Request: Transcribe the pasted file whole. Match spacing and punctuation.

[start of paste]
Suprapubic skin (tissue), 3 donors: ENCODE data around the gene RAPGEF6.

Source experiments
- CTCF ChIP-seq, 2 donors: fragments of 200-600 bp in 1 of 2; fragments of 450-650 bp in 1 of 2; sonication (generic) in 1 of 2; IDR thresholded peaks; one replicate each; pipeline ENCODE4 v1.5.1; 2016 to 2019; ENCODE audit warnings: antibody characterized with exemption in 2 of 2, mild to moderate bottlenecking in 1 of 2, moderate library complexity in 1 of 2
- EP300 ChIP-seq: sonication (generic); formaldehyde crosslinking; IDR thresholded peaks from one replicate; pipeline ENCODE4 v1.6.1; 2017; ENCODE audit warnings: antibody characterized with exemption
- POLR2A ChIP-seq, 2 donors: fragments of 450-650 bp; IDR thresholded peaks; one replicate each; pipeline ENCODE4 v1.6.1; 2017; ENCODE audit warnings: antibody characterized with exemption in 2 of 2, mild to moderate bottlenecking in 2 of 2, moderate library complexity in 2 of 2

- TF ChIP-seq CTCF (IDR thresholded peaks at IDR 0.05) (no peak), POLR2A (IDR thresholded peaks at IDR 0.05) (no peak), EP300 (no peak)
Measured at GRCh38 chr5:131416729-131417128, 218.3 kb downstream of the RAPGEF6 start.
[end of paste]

Suprapubic skin (tissue), 3 donors: ENCODE data around the gene RAPGEF6.

Source experiments
- CTCF ChIP-seq, 2 donors: fragments of 200-600 bp in 1 of 2; fragments of 450-650 bp in 1 of 2; sonication (generic) in 1 of 2; IDR thresholded peaks; one replicate each; pipeline ENCODE4 v1.5.1; 2016 to 2019; ENCODE audit warnings: antibody characterized with exemption in 2 of 2, mild to moderate bottlenecking in 1 of 2, moderate library complexity in 1 of 2
- EP300 ChIP-seq: sonication (generic); formaldehyde crosslinking; IDR thresholded peaks from one replicate; pipeline ENCODE4 v1.6.1; 2017; ENCODE audit warnings: antibody characterized with exemption
- POLR2A ChIP-seq, 2 donors: fragments of 450-650 bp; IDR thresholded peaks; one replicate each; pipeline ENCODE4 v1.6.1; 2017; ENCODE audit warnings: antibody characterized with exemption in 2 of 2, mild to moderate bottlenecking in 2 of 2, moderate library complexity in 2 of 2

- TF ChIP-seq CTCF (IDR thresholded peaks at IDR 0.05) (no peak), POLR2A (IDR thresholded peaks at IDR 0.05) (no peak), EP300 (no peak)
Measured at GRCh38 chr5:131416729-131417128, 218.3 kb downstream of the RAPGEF6 start.